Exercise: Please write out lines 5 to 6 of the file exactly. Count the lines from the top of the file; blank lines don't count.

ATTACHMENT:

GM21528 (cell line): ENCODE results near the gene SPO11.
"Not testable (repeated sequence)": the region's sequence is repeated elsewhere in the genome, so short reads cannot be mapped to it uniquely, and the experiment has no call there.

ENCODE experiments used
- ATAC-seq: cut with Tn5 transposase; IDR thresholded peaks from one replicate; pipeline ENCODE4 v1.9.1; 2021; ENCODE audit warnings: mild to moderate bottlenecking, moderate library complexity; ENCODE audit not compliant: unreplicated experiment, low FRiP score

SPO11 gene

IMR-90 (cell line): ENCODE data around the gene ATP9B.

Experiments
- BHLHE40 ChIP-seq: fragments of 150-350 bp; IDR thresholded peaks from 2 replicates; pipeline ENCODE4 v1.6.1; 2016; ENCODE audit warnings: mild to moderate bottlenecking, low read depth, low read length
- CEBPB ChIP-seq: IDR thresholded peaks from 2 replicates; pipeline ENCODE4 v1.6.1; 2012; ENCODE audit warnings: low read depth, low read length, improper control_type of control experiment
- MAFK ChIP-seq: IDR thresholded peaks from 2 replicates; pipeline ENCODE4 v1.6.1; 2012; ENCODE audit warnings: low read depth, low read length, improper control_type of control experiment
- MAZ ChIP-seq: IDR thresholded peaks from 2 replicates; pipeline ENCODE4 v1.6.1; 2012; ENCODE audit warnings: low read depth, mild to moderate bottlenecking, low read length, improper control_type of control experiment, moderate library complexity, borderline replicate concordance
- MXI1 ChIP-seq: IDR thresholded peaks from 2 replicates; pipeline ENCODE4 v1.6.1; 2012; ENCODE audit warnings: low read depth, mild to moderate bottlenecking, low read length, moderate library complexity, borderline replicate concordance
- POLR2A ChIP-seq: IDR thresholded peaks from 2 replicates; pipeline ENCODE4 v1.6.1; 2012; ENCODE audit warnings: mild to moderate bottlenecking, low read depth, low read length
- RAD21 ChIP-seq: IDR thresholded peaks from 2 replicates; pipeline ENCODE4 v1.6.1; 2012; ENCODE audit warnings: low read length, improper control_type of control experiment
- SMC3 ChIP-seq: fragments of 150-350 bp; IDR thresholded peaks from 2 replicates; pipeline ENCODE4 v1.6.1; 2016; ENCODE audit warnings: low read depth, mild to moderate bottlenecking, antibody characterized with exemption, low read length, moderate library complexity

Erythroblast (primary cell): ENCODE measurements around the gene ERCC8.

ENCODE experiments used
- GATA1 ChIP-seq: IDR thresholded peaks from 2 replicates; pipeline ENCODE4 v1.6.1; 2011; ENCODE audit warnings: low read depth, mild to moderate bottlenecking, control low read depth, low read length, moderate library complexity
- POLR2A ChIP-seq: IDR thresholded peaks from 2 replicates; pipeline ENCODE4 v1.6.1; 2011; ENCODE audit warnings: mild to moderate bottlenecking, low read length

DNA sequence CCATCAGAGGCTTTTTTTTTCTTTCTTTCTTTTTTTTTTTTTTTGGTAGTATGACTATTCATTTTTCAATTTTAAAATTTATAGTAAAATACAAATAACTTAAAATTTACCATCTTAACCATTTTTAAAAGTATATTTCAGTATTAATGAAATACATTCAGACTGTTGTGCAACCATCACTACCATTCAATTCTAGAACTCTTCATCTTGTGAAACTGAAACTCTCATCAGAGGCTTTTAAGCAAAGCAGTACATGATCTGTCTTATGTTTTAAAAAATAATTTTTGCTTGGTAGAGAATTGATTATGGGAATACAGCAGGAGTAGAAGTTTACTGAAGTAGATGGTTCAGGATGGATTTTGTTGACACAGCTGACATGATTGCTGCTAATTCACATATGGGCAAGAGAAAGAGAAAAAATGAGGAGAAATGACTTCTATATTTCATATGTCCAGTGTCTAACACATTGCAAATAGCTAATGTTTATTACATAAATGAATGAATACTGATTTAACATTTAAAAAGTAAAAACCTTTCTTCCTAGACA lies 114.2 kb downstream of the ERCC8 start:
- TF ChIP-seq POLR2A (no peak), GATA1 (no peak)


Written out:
SPO11 gene

IMR-90 (cell line): ENCODE data around the gene ATP9B.